Year’s End: Share Your World

Melanie’s Share Your World 12-28-2020

Well, Santa’s reindeer have made it back to the North Pole, and we’re rushing into 2021 just around the corner. But 2020’s not done with us yet, so we’ll give it a last goodbye, with more than a hint of irony, on a “Share Your World” note. After all, for most of this year, we were physically avoiding sharing each other’s world, six feet apart, masked and socially distanced, though Melanie kept us connected by asking us to lay bare what lay behind our closed doors. So here goes with 2020’s last inquiries from our charming hostess!


Pick three words to describe this past year.   (please keep them PG. Thanks).
Dark. Devastating. Disillusioning.

What were the best books you read this year?   Or the best movie you saw?  
In fiction, Hilary Mantel’s Wolf Hall trilogy (Wolf Hall, Bring Up the Bodies, and The Mirror anf the Light) simply carried me away! It’s a masterfully written journey into the world of sixteenth-century England and into the life of Oliver Cromwell. For me, it was an unforgettable ride, and Hilary Mantel is rightly hailed as having written as the literary masterpiece of our day. When I first began reading Wolf Hall, Covid-19 hit and it was disconcerting to be reading of how a far more dire plague affected people some five hundred years ago while undergoing one in our own time. Some thoughts on this trilogy in previous posts here: “Reflections on an Un-natural Decay.” and “Well Met, Jude: Mann & Mantel.”

A wonderful science fiction novel I re-read is The Understudy. It isn’t a Frankenstein’s monster story exactly but, dealing as it does with AI’s, it raises questions about what it means to be human, as I write about here.

In non-fiction, a Commentary on 1-3 John by Marianne Meye Thompson which I just finished, and Delighting in the Trinity: An Introduction to the Christian Faith by Michael Reeves, which was an absolute joy to read.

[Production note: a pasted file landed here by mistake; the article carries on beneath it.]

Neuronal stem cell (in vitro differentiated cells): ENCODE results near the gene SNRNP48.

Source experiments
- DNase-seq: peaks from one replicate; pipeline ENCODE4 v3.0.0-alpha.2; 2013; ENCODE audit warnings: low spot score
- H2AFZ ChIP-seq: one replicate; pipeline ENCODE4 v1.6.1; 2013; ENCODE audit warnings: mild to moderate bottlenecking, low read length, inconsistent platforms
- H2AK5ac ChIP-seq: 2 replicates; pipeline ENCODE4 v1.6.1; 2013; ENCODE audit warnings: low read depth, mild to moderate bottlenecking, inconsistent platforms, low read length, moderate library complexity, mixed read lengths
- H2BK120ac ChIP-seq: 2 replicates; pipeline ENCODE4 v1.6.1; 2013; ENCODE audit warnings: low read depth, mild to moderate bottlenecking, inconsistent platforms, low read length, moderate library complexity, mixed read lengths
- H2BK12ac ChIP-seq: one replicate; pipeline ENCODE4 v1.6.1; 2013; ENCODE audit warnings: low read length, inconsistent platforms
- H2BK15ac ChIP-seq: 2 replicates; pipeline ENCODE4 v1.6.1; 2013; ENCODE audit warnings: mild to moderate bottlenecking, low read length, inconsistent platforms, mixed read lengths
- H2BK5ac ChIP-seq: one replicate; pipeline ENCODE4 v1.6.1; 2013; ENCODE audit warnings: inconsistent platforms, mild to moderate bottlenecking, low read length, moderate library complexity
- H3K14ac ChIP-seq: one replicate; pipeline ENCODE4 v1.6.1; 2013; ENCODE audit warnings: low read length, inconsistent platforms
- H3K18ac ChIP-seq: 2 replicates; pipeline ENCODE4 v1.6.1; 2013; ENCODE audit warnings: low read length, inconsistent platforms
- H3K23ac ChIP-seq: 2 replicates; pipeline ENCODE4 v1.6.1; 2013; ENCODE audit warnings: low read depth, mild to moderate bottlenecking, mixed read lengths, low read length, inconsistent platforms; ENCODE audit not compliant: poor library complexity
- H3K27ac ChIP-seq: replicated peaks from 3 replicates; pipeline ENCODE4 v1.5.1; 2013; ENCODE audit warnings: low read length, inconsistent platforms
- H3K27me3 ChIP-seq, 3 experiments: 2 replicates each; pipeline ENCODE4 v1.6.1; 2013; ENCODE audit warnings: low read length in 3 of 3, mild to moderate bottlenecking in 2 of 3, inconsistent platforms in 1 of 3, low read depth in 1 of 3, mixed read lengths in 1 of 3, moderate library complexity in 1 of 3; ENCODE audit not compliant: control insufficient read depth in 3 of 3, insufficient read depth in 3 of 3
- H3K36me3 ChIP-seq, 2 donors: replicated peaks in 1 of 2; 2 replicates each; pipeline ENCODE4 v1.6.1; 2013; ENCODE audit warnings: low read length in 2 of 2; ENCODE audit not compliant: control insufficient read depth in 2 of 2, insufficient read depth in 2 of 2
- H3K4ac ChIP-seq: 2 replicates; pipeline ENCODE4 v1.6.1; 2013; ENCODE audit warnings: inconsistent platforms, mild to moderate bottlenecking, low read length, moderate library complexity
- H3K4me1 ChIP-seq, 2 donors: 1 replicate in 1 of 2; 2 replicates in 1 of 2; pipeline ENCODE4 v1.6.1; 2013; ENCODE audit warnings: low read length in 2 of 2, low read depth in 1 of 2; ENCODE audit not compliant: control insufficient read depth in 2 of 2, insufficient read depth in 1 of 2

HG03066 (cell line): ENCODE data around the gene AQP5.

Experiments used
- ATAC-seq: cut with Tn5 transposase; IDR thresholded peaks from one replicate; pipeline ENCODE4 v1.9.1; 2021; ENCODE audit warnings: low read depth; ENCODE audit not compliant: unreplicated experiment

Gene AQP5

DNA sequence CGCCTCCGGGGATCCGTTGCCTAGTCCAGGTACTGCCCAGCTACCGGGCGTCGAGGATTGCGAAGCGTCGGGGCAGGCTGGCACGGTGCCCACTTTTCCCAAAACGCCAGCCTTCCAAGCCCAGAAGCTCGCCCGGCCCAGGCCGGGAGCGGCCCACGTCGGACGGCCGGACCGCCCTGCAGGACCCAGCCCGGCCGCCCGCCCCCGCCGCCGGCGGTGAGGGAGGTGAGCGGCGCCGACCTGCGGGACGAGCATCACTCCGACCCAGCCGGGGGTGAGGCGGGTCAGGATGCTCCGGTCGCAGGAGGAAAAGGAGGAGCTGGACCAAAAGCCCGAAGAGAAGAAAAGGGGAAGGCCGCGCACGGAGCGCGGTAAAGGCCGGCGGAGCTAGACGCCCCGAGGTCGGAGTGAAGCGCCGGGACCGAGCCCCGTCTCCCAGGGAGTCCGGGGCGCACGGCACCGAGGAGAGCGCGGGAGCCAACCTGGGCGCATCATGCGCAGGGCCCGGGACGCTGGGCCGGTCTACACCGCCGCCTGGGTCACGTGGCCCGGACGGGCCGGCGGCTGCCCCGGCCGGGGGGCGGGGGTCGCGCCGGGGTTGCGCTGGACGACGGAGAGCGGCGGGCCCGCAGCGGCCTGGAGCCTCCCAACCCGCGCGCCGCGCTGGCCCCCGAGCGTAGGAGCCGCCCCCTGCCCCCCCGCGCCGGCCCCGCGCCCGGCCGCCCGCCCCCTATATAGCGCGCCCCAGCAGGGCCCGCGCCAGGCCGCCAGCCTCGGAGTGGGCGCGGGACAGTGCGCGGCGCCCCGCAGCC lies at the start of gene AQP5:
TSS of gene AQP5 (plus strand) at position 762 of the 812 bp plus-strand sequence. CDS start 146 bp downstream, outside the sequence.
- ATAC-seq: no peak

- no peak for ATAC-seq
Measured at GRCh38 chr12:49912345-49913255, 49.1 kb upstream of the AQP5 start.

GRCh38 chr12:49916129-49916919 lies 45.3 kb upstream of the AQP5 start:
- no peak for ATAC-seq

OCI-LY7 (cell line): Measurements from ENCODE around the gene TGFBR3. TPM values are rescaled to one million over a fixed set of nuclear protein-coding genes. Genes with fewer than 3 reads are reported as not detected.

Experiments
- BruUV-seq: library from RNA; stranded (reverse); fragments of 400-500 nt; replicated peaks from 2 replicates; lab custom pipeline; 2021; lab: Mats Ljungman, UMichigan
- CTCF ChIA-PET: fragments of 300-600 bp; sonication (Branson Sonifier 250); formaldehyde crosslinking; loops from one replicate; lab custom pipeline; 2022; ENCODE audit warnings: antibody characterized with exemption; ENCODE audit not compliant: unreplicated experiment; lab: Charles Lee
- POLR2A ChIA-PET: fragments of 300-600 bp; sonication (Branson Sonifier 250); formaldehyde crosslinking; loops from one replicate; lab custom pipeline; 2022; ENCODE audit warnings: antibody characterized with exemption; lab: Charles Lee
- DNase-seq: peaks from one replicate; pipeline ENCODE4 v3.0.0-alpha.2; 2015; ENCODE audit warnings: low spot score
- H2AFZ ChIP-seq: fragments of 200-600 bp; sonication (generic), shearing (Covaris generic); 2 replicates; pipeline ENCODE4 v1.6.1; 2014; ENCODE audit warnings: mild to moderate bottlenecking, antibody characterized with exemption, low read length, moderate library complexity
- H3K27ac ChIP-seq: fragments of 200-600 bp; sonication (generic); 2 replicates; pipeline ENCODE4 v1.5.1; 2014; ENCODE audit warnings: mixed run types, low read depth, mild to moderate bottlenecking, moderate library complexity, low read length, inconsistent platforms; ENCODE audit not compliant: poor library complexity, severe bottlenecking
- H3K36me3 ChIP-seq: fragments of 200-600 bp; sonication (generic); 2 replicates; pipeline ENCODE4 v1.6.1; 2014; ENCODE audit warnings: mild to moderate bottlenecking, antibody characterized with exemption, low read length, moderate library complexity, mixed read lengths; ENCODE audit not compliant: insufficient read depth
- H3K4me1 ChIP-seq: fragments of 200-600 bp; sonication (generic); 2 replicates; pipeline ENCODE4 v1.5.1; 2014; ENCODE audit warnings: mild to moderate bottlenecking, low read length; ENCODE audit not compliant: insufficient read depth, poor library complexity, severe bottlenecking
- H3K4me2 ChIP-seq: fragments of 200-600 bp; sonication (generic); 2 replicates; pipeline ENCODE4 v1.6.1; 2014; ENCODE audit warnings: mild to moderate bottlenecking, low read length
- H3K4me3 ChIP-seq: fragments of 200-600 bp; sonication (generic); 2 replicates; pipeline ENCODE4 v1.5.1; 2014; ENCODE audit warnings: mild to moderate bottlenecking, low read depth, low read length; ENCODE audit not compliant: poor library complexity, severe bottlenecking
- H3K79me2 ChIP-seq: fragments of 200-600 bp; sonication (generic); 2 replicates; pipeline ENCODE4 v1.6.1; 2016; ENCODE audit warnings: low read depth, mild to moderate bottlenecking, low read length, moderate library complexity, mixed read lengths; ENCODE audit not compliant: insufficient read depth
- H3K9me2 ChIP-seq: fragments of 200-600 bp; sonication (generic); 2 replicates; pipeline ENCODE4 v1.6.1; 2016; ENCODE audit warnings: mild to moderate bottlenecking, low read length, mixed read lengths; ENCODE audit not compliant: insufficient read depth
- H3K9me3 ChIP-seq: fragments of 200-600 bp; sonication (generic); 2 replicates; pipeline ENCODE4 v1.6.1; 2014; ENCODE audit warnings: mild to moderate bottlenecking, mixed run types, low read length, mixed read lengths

Two movies that turned out to be unexpected treats: The Dead (1987) directed by John Huston and based on a James Joyce story from Dubliners and Greyhound (2020), a true story set in the winter of 1942 during the Battle of the Atlantic, directed by Aaron Schneider and starring Tom Hanks.

And I have to give a shout out to Mitch Teemley’s Healing River (2020), which as far as inspirational movies go, especially this year, ranks among the best. As I say in my review, “Healing River socks it to you with its fluid cinematography, character psychology, acerbic, no-holds barred dialogue and – here’s where the inspiration comes from – brutal honesty about what it means to be a Christian.”

Because there was lots of time for looking inward, what is one big personal lesson you learned this past year?
Putting your faith in people, government officials or health professionals/scientists, to act responsibly, is fruitless for any semblance of confidence or peace in the middle of a (manufactured or non-manufactured) crisis. Placing your trust in God is the one unshakeable source of strength.

Do you think Covid has strengthened or weakened societal bonds?
What societal bonds we had before Covid-19 were strengthened, but those we lacked were weakened. Those who thrive off of division were able to use racial and political turmoil to their own advantage and gain more power over social and cultural institutions as well as in government. Individual rights have shrunk accordingly. But I think we’ve discovered collectively what really matters in life, bonds of love that transcend all discord. I hope we never forget.

GRATITUDE SECTION (Optional of course): What is a New Year’s Wish You’d Like To Share With the World?

I am so grateful for the creative blogging community I have discovered during this year. Y’all inspire me no end! Thank you for the thoughts and encouragement you’ve shared with me this past year. May 2021 be fruitful and bring each one of you the desires of your heart! And above all, may you find “the peace that passes understanding”! Sláinte!